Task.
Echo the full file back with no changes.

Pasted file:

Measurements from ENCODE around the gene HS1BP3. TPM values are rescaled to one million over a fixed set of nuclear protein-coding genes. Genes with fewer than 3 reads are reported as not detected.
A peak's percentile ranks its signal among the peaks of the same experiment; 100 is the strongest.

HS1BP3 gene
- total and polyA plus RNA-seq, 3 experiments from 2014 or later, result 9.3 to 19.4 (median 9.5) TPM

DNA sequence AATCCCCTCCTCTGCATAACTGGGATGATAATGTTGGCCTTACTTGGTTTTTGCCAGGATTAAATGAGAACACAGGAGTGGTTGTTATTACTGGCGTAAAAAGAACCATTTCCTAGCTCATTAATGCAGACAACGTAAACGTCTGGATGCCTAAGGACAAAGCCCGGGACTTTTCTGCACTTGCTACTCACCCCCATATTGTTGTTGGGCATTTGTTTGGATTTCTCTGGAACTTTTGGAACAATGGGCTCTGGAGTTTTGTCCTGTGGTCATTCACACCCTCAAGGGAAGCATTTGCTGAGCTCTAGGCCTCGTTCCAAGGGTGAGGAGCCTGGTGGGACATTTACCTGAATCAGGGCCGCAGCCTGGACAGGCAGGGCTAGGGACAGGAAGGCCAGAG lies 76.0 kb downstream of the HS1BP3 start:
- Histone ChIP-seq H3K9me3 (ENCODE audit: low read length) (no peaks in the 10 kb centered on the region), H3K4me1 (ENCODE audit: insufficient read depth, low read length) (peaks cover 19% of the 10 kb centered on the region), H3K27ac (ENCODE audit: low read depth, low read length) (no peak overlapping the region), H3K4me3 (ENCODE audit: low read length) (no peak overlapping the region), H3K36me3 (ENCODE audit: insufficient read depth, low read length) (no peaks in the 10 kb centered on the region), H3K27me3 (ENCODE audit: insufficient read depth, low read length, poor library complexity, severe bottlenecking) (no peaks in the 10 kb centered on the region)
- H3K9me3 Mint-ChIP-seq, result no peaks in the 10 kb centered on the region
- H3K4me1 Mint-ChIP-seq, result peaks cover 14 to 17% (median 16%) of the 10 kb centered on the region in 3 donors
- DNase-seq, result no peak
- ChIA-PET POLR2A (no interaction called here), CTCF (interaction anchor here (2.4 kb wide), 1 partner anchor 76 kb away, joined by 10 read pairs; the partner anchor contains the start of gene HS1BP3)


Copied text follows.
Measurements from ENCODE around the gene HS1BP3. TPM values are rescaled to one million over a fixed set of nuclear protein-coding genes. Genes with fewer than 3 reads are reported as not detected.
A peak's percentile ranks its signal among the peaks of the same experiment; 100 is the strongest.

HS1BP3 gene
- total and polyA plus RNA-seq, 3 experiments from 2014 or later, result 9.3 to 19.4 (median 9.5) TPM

DNA sequence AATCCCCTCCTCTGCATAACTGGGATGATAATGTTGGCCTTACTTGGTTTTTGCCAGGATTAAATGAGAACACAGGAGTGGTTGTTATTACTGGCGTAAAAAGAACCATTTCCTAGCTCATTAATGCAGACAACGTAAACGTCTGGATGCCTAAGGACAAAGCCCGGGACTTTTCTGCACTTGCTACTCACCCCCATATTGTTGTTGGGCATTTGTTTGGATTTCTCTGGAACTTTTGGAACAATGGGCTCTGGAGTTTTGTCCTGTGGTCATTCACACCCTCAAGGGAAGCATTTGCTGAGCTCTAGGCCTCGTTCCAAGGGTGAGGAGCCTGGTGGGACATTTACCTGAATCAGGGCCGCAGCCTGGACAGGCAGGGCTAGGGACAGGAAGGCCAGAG lies 76.0 kb downstream of the HS1BP3 start:
- Histone ChIP-seq H3K9me3 (ENCODE audit: low read length) (no peaks in the 10 kb centered on the region), H3K4me1 (ENCODE audit: insufficient read depth, low read length) (peaks cover 19% of the 10 kb centered on the region), H3K27ac (ENCODE audit: low read depth, low read length) (no peak overlapping the region), H3K4me3 (ENCODE audit: low read length) (no peak overlapping the region), H3K36me3 (ENCODE audit: insufficient read depth, low read length) (no peaks in the 10 kb centered on the region), H3K27me3 (ENCODE audit: insufficient read depth, low read length, poor library complexity, severe bottlenecking) (no peaks in the 10 kb centered on the region)
- H3K9me3 Mint-ChIP-seq, result no peaks in the 10 kb centered on the region
- H3K4me1 Mint-ChIP-seq, result peaks cover 14 to 17% (median 16%) of the 10 kb centered on the region in 3 donors
- DNase-seq, result no peak
- ChIA-PET POLR2A (no interaction called here), CTCF (interaction anchor here (2.4 kb wide), 1 partner anchor 76 kb away, joined by 10 read pairs; the partner anchor contains the start of gene HS1BP3)